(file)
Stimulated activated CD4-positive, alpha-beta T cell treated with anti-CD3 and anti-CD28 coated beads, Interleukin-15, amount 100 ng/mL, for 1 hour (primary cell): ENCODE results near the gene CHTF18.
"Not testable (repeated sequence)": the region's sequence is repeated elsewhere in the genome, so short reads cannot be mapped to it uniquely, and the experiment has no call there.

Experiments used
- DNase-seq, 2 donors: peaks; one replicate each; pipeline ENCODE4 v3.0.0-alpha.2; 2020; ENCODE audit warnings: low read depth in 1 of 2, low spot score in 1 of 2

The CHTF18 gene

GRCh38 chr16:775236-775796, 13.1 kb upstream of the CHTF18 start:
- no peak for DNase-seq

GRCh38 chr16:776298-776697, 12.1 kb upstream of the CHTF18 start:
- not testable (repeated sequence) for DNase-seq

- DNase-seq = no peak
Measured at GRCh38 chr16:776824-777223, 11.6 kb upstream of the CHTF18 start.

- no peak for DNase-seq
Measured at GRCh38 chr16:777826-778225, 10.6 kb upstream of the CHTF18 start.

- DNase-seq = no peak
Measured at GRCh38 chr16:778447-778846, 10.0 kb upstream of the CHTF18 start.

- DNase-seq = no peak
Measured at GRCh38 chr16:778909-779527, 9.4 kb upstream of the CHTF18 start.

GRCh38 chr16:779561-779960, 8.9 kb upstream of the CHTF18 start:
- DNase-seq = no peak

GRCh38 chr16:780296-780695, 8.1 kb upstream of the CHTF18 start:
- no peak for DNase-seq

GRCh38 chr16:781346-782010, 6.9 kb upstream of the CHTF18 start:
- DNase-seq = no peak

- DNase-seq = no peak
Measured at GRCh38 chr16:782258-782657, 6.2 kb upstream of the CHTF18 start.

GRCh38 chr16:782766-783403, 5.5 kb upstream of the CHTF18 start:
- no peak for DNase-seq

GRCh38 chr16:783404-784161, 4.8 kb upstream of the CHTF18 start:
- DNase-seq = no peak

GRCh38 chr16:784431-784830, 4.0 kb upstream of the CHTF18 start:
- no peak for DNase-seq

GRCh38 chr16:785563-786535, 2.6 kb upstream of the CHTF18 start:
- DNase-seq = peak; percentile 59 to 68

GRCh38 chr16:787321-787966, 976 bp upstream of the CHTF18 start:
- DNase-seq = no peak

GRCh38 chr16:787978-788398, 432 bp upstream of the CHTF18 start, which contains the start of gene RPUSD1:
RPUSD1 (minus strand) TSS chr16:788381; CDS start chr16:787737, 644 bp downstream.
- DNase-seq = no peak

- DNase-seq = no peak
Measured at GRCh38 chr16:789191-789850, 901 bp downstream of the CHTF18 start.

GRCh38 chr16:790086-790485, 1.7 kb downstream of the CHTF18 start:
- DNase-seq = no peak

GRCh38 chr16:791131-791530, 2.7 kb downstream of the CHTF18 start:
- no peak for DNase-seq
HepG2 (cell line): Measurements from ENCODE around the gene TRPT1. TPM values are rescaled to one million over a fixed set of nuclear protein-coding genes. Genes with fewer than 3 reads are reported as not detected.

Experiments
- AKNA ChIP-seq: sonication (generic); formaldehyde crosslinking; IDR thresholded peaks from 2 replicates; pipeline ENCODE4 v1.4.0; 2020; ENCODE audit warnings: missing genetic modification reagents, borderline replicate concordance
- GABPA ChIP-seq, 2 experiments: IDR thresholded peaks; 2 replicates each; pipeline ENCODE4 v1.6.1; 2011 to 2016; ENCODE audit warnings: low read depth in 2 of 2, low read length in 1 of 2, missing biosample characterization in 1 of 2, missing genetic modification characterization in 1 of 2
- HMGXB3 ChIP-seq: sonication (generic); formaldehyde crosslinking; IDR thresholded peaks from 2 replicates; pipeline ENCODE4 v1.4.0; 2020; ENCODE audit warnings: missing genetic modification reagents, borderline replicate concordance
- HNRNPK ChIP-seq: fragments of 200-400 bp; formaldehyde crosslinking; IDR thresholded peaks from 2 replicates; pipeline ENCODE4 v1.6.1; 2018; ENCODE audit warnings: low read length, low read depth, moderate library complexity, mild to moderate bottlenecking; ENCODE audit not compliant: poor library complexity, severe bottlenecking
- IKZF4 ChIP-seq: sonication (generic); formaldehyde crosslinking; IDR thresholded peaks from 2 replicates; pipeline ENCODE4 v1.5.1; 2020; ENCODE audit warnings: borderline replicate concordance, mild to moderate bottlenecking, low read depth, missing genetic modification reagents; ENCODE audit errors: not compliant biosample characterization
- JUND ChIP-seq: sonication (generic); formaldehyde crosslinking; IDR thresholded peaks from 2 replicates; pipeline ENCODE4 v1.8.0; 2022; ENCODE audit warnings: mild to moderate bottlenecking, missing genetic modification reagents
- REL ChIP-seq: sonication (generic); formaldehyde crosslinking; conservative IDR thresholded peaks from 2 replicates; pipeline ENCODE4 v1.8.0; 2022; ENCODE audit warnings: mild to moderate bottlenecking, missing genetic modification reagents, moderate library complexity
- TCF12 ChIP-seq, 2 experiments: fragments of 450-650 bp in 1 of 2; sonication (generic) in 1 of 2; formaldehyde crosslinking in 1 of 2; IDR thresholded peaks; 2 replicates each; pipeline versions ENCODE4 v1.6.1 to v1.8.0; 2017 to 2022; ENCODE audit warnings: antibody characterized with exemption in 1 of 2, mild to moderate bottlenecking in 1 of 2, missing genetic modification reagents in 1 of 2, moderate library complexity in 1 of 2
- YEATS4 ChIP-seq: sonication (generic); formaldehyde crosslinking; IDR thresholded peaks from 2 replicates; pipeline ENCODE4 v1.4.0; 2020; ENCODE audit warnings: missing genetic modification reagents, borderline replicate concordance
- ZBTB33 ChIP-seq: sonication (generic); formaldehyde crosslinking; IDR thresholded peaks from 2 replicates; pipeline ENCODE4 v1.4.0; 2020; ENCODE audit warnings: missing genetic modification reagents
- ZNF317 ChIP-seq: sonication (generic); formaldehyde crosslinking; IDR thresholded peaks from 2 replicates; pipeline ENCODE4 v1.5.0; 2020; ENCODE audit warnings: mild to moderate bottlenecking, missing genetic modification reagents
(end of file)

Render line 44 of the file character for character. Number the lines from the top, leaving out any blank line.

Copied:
- no peak for DNase-seq